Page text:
Bangladesh Institute of Performing Arts (BIPA) celebrated a colorful, joyous, participatory and cross cultural ‘Pohela Boishakh‘ (Bangla New Year) in New York. Bangladeshi community participated in a block parade and enjoyed a cultural event afterwards to get a taste of ‘Bangla Noboborsho’ in New York. Hundreds of kids, young and adults marched several blocks of Astoria/Long Island City with flags, banners, festoons, ‘dhol’, ‘kashor’, ‘palki’ and lots of jingles.
The parade was noticed and welcomed by many ethnic communities from real life delivery man to poster size Run DMC! New York City Council Member Daniel Dromm lead the parade with Bangladeshi community leaders. Not a single moment, Annie Ferdous failed to motivate the marching trope with her chorus of exhilarating slogans. The whole marching party was something to in a beautiful sunny Sunday. Even in the absence of NYPD escort, the entire parade was safe, peaceful and disciplined. BIPA planed a day-long Bangla New Year festival with street fair, youth singing competition, children’s entertainment, dance, music, recitation, awards, etc. It was packed with attendees, filled with excitements, and grabbed with attentions.
Practicing Bangladeshi culture abroad is easy for Bangladeshi community, however, doing it persistently in their adopted country is a different matter. Bangladeshis love their own culture. To indulge themselves with Bangla song and Bangla poetry, they just need a gathering place, few friends/family, some food and appreciation. However, it is hard if someone dare to do it for a longer time, with increasing audiences, in an inclusive way, and with reputation. Bangladesh Institute of Performing Arts (BIPA) has been at the forefront of keeping Bangladeshi culture alive in USA since 1993. The organization has been promoting and spreading Bangla culture through teaching new generation of Bangladeshi kids, organizing events, reaching out elected officials, and embracing multicultural aspects American cultural life.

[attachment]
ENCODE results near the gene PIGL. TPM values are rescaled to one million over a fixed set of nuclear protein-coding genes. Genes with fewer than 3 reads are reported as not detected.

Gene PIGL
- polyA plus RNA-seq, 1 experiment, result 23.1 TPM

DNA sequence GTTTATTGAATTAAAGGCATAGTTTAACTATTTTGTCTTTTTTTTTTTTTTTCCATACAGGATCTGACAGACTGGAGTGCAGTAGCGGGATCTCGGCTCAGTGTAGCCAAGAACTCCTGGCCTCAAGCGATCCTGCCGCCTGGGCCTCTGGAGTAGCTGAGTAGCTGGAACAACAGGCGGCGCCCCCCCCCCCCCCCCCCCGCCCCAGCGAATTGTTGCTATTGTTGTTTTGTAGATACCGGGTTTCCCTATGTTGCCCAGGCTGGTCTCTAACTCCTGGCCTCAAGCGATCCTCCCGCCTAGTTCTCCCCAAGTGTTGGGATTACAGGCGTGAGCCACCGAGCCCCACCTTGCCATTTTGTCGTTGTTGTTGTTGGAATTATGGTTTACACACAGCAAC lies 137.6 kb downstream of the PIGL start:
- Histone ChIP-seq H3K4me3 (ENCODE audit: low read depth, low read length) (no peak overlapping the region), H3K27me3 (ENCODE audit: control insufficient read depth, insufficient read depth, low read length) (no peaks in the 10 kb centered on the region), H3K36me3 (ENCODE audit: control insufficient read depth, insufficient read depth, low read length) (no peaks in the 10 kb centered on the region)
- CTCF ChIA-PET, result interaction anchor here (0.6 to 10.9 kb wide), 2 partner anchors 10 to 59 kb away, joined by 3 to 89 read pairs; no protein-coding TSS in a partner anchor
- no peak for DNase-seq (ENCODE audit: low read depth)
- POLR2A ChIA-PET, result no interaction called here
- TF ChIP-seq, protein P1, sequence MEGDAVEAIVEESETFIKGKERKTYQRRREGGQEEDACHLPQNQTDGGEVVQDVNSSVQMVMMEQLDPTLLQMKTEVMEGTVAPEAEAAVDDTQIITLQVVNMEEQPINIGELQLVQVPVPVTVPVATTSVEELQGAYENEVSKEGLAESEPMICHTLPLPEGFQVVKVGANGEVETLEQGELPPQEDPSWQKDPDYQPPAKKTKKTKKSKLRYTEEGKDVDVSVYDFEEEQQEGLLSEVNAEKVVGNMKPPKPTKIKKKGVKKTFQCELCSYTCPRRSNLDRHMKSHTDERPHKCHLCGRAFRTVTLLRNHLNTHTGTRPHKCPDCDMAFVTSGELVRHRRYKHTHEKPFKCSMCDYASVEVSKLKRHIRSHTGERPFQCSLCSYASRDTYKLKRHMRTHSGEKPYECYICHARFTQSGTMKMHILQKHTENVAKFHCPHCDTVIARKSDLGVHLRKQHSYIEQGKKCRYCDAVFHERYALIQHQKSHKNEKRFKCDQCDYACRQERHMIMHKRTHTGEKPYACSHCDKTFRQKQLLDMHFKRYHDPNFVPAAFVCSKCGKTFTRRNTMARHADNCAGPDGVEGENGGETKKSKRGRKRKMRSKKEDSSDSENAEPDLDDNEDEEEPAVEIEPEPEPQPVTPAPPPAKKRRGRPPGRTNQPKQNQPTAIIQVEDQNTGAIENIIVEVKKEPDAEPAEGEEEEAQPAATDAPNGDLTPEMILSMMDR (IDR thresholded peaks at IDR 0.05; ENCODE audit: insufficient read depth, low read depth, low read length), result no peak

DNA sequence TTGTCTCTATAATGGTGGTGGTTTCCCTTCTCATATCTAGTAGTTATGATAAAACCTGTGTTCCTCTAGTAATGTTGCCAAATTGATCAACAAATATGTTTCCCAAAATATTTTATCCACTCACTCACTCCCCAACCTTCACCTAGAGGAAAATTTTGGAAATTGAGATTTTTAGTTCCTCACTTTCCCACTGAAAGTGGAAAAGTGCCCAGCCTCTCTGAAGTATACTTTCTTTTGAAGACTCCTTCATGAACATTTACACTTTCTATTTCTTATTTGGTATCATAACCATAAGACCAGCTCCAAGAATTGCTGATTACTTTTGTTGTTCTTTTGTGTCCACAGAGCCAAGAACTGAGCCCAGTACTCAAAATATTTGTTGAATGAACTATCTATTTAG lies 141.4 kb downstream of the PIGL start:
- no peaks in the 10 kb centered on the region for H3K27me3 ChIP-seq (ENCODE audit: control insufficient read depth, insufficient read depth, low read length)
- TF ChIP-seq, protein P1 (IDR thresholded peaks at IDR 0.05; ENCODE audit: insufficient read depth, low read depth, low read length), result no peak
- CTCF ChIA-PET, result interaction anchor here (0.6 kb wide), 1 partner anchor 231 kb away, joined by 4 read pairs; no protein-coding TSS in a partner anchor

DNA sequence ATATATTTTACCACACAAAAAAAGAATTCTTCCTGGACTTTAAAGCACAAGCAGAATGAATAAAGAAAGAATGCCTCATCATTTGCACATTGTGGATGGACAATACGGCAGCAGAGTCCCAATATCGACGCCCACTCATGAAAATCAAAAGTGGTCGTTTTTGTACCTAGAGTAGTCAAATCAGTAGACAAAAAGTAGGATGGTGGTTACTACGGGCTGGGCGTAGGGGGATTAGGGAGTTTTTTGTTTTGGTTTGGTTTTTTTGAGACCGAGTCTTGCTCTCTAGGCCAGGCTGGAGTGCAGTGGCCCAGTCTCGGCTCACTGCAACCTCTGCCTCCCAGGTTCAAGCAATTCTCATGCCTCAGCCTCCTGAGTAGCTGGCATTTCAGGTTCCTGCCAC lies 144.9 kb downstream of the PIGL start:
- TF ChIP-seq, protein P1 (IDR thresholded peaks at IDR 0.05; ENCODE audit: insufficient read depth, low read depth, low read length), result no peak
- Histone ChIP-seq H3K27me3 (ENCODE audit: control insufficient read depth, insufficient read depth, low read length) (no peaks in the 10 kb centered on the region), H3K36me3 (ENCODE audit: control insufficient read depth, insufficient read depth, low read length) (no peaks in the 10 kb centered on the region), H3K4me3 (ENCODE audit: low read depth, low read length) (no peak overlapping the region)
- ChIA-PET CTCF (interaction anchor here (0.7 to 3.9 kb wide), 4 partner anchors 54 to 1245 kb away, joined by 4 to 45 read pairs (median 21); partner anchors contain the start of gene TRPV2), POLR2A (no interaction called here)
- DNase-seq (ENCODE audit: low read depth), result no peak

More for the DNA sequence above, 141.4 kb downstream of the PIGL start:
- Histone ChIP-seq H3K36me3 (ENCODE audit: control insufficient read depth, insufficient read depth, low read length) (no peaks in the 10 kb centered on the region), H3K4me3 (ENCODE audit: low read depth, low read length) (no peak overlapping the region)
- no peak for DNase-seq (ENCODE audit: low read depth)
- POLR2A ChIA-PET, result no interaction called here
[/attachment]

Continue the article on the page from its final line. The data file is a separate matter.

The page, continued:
To care for Bangladeshi culture in the USA, BIPA has set forth several aims: First, teach Bangla language to new generation of Bangladeshi-Americans; Second, patronage local Bangladeshi artists and act as a platform to showcase their talents; Third, build a bridge between Bangladeshi and other ethnic communities of USA through cultural exchanges.
Among all the aims, cross-cultural exchange among communities seems to be the most important activity of BIPA in a larger context. At the event, this characteristic of BIPA was in full display when, BatalaNYC, an Afro-Brazilian Samba Reggae group was invited to performed some heart pounding drumming! Colors of the Wind, a Chinese folk dance group consists of full time mothers, performed popular oriental fan dance, Kathak Ensemble presented classical Indian Kathak dance, and Sri Lankan Dance Academy of New York showed their traditional Sri Lankan dance. Cross cultural exchange through active participation is very important both for Bangladeshi community as well as other communities. Indeed, it seemed like the audience were more attentive and intrigued by their performances!
New generation of Bangladeshi Americans – Jersey Wave and The Feringhees – played band music. Students of BIPA performed several theme based dance and music. Enough ice creams were licked. Hungry folks enjoyed Bangladeshi food. Shoppers purchased their favorite cloths and jewelries. Audience were interested. Children were laughing, running playing hide and seek all over the place. A wonderful Bangladeshi Mela!
So what was absent? Only two things were missing at the event – a Bangladeshi river and some good clapping from the audience. To bring a river to the audience may be near to impossible but to support and motivate Bangladeshi kids and non-Bangladeshi guest performers by giving some strong clapping should not be so difficult for the viewers.
Now please ladies and gentlemen, let us thank Bangladesh Institute of Performing Arts for successfully organizing another delightful Bangla New Year in New York and their wonderful work around the year.